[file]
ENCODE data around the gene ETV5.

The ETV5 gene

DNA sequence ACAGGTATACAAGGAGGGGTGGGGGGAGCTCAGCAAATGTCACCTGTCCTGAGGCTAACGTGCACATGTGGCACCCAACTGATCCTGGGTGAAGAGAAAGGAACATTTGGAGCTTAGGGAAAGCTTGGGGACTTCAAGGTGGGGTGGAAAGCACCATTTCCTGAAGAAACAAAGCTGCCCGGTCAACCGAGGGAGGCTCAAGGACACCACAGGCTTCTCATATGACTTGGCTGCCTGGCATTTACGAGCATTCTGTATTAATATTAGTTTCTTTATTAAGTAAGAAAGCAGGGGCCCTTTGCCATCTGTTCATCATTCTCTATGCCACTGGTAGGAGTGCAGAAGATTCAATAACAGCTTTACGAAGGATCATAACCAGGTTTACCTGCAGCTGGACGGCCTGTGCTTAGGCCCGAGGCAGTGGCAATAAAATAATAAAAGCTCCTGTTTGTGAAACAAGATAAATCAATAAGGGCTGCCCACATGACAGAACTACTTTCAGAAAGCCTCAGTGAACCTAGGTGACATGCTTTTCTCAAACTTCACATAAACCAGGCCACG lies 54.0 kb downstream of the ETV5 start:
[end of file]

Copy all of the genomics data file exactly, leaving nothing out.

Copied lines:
ENCODE data around the gene ETV5.

The ETV5 gene

DNA sequence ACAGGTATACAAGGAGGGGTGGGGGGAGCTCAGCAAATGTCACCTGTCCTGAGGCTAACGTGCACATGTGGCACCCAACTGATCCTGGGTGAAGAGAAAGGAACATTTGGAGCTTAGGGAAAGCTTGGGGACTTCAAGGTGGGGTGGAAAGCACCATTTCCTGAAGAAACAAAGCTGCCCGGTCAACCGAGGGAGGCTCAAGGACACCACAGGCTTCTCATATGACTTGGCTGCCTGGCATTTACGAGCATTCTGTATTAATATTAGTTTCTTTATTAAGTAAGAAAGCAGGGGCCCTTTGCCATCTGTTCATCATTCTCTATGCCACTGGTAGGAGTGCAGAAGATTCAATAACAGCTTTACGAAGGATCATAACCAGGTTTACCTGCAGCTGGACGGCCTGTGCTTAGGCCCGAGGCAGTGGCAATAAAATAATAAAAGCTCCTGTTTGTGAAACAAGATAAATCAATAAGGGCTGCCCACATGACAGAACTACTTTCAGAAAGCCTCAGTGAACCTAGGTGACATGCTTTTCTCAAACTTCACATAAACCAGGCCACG lies 54.0 kb downstream of the ETV5 start: